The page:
A top aide to Mayor Tim Keller said Friday that the mayor has basically ended the police department's civil asset forfeiture program by ordering that police can't seize a DWI suspect's vehicle unless there is a criminal conviction.
Deputy Chief of Staff Justine Tillman made the announcement on Facebook in response to an ABQReport story about how a federal court judge last month ruled that the city's DWI vehicle seizure program violates people's federal due process rights as well as a 2015 state law that ended civil asset forfeiture. (That story is posted below)
Under the city's DWI seizure program, police can take the vehicle of a person arrested for DWI even though that person hasn't been convicted of the crime. The 2015 state law bars government's from seizing private property unless there is a criminal conviction.
“Earlier this week, Mayor Keller changed the policy to limit ABQ’s seizure program to cases where there has been a conviction,” Tillman wrote. “In order to bring municipal law in line with state law and recent court rulings, Keller updated the policy and is calling on City Council to formally revise the ordinance. Going forward, APD is focusing its efforts on proactively combating drunk driving.”
Details and copies of whatever Keller ordered in regards to the city's forfeiture program weren't immediately available. Tillman added in another Facebook post that those details would be coming soon.
(Photo: Justine Tillman)
“The city is finalizing everything shortly - please stay tuned,” Tillman wrote on Facebook.
Keller's decision to seize vehicles only after a DWI conviction apparently came in response to a March 30 opinion in which U.S. District Court Judge James Browning said the city's ordinance violated federal due process protections and the 2015 state law which said government's can't seize a person's property unless there is a criminal conviction in the case.
“The 2015 Amendment [to the state forfeiture law] added that purpose. [Of needing a criminal conviction before governments can seize property.] This purpose limiting forfeitures to criminal actions is expressly at odds with the City of Albuquerque’s civil forfeiture ordinance,” Browning's opinion said. “The Court concludes that the 2015 Amendments new purpose is strong evidence of the New Mexico Legislature’s intent to preclude municipalities from creating a civil forfeiture scheme.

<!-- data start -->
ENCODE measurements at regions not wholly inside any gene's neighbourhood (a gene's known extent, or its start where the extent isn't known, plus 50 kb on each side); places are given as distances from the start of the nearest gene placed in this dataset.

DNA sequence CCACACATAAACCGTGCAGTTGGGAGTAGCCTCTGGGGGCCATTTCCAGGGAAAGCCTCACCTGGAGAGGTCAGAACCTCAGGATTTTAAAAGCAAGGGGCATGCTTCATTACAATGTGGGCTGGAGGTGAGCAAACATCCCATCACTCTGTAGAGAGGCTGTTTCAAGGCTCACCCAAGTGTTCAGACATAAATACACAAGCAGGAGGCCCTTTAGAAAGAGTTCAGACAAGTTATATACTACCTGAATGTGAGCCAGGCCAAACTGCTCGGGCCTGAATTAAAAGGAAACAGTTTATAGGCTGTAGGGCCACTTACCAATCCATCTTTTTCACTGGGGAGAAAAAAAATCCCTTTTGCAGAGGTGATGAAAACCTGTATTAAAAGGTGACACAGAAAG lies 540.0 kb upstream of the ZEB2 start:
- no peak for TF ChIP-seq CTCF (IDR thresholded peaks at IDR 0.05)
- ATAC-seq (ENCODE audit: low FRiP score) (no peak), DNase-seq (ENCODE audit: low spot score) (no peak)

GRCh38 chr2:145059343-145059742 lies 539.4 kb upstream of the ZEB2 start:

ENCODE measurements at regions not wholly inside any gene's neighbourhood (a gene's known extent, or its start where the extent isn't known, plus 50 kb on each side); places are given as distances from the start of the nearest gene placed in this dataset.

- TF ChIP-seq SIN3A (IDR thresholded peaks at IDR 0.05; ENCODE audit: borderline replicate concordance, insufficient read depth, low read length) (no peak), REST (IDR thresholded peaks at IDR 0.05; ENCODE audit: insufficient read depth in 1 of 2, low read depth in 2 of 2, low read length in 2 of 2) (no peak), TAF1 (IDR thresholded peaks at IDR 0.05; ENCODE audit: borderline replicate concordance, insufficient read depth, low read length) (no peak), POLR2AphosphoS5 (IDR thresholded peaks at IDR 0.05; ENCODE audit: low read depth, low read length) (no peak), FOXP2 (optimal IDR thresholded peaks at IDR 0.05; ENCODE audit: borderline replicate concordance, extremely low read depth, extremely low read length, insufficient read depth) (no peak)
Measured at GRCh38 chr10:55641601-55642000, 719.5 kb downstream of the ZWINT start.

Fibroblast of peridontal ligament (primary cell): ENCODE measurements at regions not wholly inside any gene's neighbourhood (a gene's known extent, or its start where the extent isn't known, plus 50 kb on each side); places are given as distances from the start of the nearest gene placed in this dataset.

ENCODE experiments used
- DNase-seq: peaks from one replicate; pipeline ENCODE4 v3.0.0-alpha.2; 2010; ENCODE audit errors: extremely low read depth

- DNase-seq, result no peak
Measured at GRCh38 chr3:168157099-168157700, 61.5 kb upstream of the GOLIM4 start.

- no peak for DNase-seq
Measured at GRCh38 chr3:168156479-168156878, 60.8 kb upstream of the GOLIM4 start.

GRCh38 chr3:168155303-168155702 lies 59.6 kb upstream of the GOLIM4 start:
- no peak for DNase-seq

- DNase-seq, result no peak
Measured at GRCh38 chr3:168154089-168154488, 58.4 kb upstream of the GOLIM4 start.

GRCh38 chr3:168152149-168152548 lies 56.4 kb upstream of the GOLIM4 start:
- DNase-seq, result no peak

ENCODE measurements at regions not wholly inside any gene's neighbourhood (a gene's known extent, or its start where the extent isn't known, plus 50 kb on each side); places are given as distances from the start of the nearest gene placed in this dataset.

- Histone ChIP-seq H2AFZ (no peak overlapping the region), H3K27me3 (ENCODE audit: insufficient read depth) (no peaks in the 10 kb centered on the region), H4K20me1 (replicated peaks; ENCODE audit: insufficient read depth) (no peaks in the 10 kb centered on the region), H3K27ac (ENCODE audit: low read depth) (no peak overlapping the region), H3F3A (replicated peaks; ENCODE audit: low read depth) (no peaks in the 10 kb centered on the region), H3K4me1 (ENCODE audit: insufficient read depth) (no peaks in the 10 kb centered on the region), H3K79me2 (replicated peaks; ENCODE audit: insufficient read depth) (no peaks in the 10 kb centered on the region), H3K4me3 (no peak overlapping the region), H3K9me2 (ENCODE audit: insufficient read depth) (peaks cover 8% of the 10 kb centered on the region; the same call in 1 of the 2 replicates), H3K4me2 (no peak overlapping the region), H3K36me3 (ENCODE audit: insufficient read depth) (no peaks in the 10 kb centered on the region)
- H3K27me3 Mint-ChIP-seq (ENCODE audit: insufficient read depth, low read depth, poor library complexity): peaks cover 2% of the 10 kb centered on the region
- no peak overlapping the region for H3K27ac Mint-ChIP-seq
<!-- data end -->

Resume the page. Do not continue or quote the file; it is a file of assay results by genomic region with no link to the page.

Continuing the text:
“Although the Court concludes that the NMFA [New Mexico Forfeiture Act] preempts the City of Albuquerque’s forfeiture ordinance, the Court also concludes that this issue is novel as it is both new and notable.”
Browning wrote his opinion in the case of a lawsuit by a woman whose car was seized by the city of Albuquerque after her son was arrested for driving it while intoxicated can move forward.
While some media outlets have reported that Browning's decision merely allowed the lawsuit against the city by the plaintiff, Arlene Harjo, to more forward, it actually did much more; it ripped the city's program in several ways by saying it violated Harjo's due process rights in two ways: by placing the burden of innocence of a vehicle's owner, and by the fact that the forfeiture program is funded by the revenues it generates and that program employees have sometimes used seized vehicles for personal purposes.
“The Court concludes that the Forfeiture Ordinance’s innocent owner defense violates due
process, because innocent owners have a great interest in their vehicle, and there is a significant risk of erroneous deprivation flowing from placing the burden of proof on innocent owners,” Browning's opinion said.
The opinion added that, “Because it is plausible that the program’s dependence on forfeiture revenues threatens officials’ salaries, the vehicle forfeiture program violates due process. A profit incentive exists when officials’ level of enforcement can affect how much they are paid.”
Robert Johnson, an attorney with the Institute for Justice, which is representing Harjo, said Browning's opinion was encouraging. Harjo has a motion pending which asks Browning to rule in her favor.
“There is language that is extremely encouraging and that ought to cause officials in the city of Albuquerque to sit up and take note,” Johnson said. “They should be concerned that they are violating people's constitutional rights, and their rights under state law as well.”